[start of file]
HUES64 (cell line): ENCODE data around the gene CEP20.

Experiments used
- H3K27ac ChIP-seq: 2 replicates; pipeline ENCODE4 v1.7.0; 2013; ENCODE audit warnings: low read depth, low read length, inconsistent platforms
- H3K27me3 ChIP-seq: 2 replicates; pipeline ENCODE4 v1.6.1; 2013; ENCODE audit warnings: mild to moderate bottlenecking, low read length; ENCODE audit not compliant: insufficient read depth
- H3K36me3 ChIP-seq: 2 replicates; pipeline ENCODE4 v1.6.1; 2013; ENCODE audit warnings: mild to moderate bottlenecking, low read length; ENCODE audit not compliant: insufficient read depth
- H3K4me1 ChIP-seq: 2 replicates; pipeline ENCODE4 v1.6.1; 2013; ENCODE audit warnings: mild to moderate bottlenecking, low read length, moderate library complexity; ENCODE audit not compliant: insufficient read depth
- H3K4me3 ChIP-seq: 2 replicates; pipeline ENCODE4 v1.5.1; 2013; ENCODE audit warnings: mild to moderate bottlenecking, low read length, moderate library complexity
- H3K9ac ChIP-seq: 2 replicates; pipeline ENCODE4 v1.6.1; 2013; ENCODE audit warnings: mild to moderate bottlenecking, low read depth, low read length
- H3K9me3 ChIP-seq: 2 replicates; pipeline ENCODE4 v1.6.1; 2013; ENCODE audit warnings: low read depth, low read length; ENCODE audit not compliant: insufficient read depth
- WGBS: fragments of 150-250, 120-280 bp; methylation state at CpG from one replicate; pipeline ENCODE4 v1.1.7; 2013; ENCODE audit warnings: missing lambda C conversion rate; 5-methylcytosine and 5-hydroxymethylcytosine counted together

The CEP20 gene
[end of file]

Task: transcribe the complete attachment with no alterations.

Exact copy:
HUES64 (cell line): ENCODE data around the gene CEP20.

Experiments used
- H3K27ac ChIP-seq: 2 replicates; pipeline ENCODE4 v1.7.0; 2013; ENCODE audit warnings: low read depth, low read length, inconsistent platforms
- H3K27me3 ChIP-seq: 2 replicates; pipeline ENCODE4 v1.6.1; 2013; ENCODE audit warnings: mild to moderate bottlenecking, low read length; ENCODE audit not compliant: insufficient read depth
- H3K36me3 ChIP-seq: 2 replicates; pipeline ENCODE4 v1.6.1; 2013; ENCODE audit warnings: mild to moderate bottlenecking, low read length; ENCODE audit not compliant: insufficient read depth
- H3K4me1 ChIP-seq: 2 replicates; pipeline ENCODE4 v1.6.1; 2013; ENCODE audit warnings: mild to moderate bottlenecking, low read length, moderate library complexity; ENCODE audit not compliant: insufficient read depth
- H3K4me3 ChIP-seq: 2 replicates; pipeline ENCODE4 v1.5.1; 2013; ENCODE audit warnings: mild to moderate bottlenecking, low read length, moderate library complexity
- H3K9ac ChIP-seq: 2 replicates; pipeline ENCODE4 v1.6.1; 2013; ENCODE audit warnings: mild to moderate bottlenecking, low read depth, low read length
- H3K9me3 ChIP-seq: 2 replicates; pipeline ENCODE4 v1.6.1; 2013; ENCODE audit warnings: low read depth, low read length; ENCODE audit not compliant: insufficient read depth
- WGBS: fragments of 150-250, 120-280 bp; methylation state at CpG from one replicate; pipeline ENCODE4 v1.1.7; 2013; ENCODE audit warnings: missing lambda C conversion rate; 5-methylcytosine and 5-hydroxymethylcytosine counted together

The CEP20 gene